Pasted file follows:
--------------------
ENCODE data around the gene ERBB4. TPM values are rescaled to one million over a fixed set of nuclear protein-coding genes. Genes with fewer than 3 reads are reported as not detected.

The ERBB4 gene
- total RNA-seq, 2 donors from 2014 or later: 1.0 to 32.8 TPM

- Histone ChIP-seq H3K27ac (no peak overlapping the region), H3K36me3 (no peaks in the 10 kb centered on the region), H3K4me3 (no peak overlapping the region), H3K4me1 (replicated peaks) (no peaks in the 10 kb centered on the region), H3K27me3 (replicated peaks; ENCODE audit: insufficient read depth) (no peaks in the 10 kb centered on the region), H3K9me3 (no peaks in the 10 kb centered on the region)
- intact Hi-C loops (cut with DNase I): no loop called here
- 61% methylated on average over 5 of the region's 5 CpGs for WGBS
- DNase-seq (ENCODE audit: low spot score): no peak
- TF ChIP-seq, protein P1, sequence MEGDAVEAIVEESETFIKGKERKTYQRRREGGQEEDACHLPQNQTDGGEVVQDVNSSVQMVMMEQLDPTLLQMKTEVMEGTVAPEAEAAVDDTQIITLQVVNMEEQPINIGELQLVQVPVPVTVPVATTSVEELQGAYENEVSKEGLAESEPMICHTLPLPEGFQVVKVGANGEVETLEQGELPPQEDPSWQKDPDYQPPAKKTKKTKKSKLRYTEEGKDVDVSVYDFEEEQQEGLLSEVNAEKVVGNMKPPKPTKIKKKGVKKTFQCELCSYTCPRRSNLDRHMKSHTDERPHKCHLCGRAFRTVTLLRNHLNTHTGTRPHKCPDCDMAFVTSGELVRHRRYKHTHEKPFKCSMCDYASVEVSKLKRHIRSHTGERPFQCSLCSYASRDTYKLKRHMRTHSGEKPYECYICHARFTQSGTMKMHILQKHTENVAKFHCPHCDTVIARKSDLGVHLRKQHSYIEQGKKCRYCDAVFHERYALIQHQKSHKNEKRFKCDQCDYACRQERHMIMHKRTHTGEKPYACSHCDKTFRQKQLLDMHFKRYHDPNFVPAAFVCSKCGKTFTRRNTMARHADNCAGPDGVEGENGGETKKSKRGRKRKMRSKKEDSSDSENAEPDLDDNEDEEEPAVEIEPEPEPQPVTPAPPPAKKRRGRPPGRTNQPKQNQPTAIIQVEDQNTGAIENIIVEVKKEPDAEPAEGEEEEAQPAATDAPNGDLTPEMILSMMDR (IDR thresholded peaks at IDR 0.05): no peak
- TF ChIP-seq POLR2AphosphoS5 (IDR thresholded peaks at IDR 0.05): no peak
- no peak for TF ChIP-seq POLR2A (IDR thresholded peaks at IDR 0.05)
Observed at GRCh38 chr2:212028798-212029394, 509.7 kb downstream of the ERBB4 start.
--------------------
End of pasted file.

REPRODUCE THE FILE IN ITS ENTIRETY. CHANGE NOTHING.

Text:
ENCODE data around the gene ERBB4. TPM values are rescaled to one million over a fixed set of nuclear protein-coding genes. Genes with fewer than 3 reads are reported as not detected.

The ERBB4 gene
- total RNA-seq, 2 donors from 2014 or later: 1.0 to 32.8 TPM

- Histone ChIP-seq H3K27ac (no peak overlapping the region), H3K36me3 (no peaks in the 10 kb centered on the region), H3K4me3 (no peak overlapping the region), H3K4me1 (replicated peaks) (no peaks in the 10 kb centered on the region), H3K27me3 (replicated peaks; ENCODE audit: insufficient read depth) (no peaks in the 10 kb centered on the region), H3K9me3 (no peaks in the 10 kb centered on the region)
- intact Hi-C loops (cut with DNase I): no loop called here
- 61% methylated on average over 5 of the region's 5 CpGs for WGBS
- DNase-seq (ENCODE audit: low spot score): no peak
- TF ChIP-seq, protein P1, sequence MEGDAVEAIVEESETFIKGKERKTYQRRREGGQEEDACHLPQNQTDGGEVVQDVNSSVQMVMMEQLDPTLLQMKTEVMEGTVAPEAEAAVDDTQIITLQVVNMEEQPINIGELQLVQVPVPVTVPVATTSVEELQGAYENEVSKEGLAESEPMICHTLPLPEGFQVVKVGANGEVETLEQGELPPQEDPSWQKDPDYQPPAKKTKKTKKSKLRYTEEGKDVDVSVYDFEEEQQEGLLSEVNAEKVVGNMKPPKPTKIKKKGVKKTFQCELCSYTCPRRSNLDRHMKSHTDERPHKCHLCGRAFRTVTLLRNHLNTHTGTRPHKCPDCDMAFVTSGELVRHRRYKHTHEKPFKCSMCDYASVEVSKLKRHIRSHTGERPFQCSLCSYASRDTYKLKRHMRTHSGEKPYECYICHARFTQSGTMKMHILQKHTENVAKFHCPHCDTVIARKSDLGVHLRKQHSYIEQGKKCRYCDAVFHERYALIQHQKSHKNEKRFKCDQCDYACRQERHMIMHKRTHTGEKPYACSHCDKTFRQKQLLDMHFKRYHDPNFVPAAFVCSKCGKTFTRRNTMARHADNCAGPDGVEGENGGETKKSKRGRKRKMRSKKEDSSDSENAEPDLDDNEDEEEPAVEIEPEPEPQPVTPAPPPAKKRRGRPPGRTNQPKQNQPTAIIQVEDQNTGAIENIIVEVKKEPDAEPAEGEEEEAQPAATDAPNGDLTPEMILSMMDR (IDR thresholded peaks at IDR 0.05): no peak
- TF ChIP-seq POLR2AphosphoS5 (IDR thresholded peaks at IDR 0.05): no peak
- no peak for TF ChIP-seq POLR2A (IDR thresholded peaks at IDR 0.05)
Observed at GRCh38 chr2:212028798-212029394, 509.7 kb downstream of the ERBB4 start.